Q. We have an employee who comes to work and performs very well. Over the past several months I have come to learn that she is constantly receiving harassing calls and threats from her husband. We feel helpless and want to do something but we don’t offer. What are our options?
A. Your employee may have rights under the state Victims’ Economic Security and Safety Act (VESSA), which provides job-protected leaves of absence, as well as other protection and benefits, for employees who are domestic violence victims. (The law also protects victims’ families and household members, as long as their interests are not adverse to those of the employee.)
Under VESSA, eligible employees and family and household members are entitled to up to 12 weeks of leave during a 12-month period so they can: (1) seek medical attention for or recover from physical or psychological injuries caused by domestic violence, (2) obtain services from a victim’s services organization, (3) obtain psychological or other counseling, (4) participate in safety planning, temporary or permanent relocation, or take other actions to increase their physical safety or economic security or (5) seek legal assistance or remedies to ensure their health and safety. Leave may be taken intermittently or on a reduced work schedule.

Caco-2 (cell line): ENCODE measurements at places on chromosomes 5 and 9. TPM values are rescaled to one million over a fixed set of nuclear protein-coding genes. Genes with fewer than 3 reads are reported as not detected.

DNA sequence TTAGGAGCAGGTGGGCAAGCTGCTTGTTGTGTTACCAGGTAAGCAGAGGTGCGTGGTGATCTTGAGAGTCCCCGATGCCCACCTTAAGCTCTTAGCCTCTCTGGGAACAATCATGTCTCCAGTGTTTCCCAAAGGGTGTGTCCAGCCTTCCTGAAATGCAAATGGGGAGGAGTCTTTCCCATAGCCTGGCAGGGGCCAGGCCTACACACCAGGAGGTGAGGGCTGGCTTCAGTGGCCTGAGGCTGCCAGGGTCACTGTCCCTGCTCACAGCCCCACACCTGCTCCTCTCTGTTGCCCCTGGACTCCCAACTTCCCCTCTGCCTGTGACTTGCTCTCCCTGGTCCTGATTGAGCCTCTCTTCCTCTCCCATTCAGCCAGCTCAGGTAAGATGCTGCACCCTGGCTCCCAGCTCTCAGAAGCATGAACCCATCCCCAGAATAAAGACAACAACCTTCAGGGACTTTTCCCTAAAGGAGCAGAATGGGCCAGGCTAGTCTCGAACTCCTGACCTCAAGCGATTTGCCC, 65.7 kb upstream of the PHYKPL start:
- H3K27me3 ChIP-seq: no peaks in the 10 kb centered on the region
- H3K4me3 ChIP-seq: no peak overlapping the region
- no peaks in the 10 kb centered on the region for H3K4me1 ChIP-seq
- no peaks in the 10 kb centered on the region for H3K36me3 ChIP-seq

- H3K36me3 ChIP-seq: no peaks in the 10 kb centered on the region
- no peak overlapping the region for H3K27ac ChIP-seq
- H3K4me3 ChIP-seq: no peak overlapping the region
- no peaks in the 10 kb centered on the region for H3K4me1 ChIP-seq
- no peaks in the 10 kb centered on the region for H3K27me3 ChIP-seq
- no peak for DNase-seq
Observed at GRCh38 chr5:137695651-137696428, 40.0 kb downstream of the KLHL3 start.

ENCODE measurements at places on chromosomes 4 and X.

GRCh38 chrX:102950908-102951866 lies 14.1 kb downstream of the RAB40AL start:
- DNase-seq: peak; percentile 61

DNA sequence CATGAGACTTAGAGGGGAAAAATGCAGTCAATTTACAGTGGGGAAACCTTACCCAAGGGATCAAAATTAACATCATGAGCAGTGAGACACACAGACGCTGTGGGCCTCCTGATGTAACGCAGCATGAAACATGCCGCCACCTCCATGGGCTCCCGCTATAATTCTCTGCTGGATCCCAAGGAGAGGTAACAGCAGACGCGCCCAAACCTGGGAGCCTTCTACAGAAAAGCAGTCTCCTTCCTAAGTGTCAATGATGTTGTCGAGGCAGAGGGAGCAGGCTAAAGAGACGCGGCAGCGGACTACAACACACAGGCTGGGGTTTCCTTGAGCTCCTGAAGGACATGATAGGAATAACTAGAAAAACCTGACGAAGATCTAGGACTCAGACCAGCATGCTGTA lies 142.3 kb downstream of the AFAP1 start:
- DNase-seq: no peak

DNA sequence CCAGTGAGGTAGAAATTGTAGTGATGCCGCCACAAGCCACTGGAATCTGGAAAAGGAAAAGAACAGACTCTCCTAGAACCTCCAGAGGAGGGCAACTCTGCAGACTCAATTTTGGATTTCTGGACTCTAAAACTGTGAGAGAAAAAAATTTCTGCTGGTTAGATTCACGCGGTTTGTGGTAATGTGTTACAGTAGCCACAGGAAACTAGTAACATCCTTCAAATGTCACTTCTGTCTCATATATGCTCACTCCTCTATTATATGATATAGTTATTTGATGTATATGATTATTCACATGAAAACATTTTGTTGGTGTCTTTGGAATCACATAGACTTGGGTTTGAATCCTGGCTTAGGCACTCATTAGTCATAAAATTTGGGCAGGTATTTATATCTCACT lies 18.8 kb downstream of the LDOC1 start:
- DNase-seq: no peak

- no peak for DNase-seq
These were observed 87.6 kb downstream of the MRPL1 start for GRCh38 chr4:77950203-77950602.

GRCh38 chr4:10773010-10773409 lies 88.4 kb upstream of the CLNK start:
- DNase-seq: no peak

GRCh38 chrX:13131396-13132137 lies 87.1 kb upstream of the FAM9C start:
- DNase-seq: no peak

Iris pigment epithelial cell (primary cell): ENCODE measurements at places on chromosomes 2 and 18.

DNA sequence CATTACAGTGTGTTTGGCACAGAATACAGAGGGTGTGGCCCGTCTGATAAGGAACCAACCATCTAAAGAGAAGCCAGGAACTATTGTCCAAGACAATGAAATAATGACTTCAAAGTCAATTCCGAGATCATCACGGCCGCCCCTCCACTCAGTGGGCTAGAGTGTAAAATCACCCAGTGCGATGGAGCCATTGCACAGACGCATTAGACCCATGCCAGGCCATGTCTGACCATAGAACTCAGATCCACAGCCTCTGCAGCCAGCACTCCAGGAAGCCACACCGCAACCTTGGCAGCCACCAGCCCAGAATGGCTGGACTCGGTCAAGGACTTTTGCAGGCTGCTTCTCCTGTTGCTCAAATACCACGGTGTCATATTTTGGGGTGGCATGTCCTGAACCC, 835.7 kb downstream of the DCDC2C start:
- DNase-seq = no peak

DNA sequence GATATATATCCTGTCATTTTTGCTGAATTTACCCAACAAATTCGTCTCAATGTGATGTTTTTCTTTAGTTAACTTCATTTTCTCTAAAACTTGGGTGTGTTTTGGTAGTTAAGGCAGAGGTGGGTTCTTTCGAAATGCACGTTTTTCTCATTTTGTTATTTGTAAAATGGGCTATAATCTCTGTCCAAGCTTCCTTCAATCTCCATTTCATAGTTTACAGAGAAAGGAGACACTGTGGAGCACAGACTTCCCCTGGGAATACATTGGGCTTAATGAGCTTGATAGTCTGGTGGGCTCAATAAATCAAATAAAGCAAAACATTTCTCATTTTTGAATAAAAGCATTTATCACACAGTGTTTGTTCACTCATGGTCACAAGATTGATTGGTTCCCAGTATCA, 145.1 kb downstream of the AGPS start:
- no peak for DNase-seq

VESSA, applicable to employers with 50 or more employees, does not provide additional time if the leave is also covered by the www.state.il.us/agency/idol/forms/PDFS/Vessanotice.pdf.. You can find posting requirements at
- How to Fire an Employee the Legal Way: 6 Termination Guidelines
- Indefinite leave isn't a reasonable accommodation
- Caution government supervisors: You could be personally liable for FMLA violations
- ADA: Use these criteria to keep courts from second-guessing job's 'essential functions'
- An introduction to North Carolina Employment Security Law